Some 142,889 new cars were registered in November, up 23.5% on the same month last year. Overall, registrations last month were 8.8% below pre-coronavirus levels.
The most in-demand supermini and lower medium vehicle segments both grew by 21.5% and 20.5% respectively in November, while dual purpose vehicles increased by 21.8%.
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There was significant growth in luxury saloon and multi-purpose vehicles, up 87.3% and 288.6%, but these segments still remain a small section of the market.
The Nissan Qashqai was November’s best seller — and it remains the number one sold car this year so far — with 5,636 units sold last month.
Electric vehicles (EVs) remained popular in the UK, with the Tesla Model Y selling 4,229 units in November, making it the second best selling car of the month.
A British favourite, the MINI, came in at number three. The addition of the all-electric model helped bump up sales figures to 3,312 units rolling out of the assembly line and straight onto UK roads last month.
Plug-in electric vehicles made up more than one in four (27.7%) new registrations, with battery electric vehicles (BEVs) taking their largest monthly share of the new car market in 2022.
Sales of petrol-fuelled cars were up 15% year-on-year, while diesel fell over 5%.
The SMMT anticipates that more new cars will be sold in 2023 compared with this year, but expects demand to remain below pre-COVID levels.
Chief executive Mike Hawes said: “Recovery for Britain’s new car market is back within our grasp, energised by electrified vehicles and the sector’s resilience in the face of supply and economic challenges.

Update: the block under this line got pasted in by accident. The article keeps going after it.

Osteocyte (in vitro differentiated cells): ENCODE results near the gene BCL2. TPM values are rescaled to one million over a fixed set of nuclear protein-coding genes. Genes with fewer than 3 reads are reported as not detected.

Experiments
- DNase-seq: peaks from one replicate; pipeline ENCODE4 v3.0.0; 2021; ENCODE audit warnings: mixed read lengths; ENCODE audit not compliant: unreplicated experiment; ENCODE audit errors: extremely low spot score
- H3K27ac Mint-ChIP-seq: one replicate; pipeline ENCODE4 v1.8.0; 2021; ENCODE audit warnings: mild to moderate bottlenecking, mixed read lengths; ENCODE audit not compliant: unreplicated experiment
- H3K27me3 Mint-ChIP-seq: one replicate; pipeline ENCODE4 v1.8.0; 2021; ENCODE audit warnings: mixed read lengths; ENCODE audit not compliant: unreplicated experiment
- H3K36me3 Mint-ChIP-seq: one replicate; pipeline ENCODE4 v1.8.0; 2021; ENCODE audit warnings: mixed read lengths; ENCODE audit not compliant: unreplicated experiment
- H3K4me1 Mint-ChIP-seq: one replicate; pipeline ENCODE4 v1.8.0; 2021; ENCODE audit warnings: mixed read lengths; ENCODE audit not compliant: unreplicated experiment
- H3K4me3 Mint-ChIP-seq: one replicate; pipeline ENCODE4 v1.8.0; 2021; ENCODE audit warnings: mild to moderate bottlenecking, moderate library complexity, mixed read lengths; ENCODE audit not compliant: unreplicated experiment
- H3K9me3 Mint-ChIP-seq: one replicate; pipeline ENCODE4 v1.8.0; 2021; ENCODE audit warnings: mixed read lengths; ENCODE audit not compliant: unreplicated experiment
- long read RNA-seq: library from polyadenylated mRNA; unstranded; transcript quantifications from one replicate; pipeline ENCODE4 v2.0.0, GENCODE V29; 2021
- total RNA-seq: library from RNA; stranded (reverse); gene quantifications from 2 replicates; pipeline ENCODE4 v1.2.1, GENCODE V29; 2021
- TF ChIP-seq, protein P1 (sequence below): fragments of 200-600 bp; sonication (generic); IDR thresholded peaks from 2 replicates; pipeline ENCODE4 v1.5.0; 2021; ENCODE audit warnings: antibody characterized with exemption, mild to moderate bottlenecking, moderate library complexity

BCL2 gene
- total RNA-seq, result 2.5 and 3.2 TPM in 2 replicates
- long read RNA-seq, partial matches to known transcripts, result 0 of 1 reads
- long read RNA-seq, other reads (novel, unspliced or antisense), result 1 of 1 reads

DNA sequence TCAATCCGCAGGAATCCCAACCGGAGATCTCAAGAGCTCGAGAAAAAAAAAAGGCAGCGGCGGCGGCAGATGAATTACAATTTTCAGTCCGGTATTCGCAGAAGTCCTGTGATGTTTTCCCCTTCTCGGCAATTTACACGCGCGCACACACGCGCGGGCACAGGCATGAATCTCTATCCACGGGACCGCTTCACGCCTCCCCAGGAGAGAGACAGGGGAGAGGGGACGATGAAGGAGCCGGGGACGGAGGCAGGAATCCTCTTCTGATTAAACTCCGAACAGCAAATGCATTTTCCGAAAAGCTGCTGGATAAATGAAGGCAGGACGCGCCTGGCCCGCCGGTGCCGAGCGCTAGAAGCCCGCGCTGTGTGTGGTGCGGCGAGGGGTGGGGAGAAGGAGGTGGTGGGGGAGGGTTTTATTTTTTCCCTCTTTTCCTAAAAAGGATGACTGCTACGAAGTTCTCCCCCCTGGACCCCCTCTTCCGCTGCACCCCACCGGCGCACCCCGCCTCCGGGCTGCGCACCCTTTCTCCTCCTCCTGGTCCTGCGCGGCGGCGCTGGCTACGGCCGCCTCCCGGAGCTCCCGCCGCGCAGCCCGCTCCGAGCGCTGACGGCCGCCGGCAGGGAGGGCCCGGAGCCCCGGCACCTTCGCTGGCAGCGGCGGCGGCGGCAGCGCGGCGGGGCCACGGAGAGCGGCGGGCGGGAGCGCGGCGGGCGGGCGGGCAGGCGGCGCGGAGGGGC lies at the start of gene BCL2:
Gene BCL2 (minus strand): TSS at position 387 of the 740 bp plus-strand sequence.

“As the sector looks to ensure that growth is sustainable for the long term, urgent measures are required — not least a fair approach to driving EV adoption that recognises these vehicles remain more expensive, and measures to compel investment in a charging network that is built ahead of need.
“By doing so we can encourage consumer appetite across the country and accelerate the UK’s journey to net zero.”
Ian Plummer, director of automotive classified advertising company Auto Trader, said: “Even though sales of electric cars have jumped more than a third in the past year, there are big question marks over how long this will last.
“Our data shows the cost-of-living crisis and high electricity prices are turning people away from EVs.
“Battery EVs accounted for just 19% of our retailers’ sales leads in November compared with more than a quarter in June.”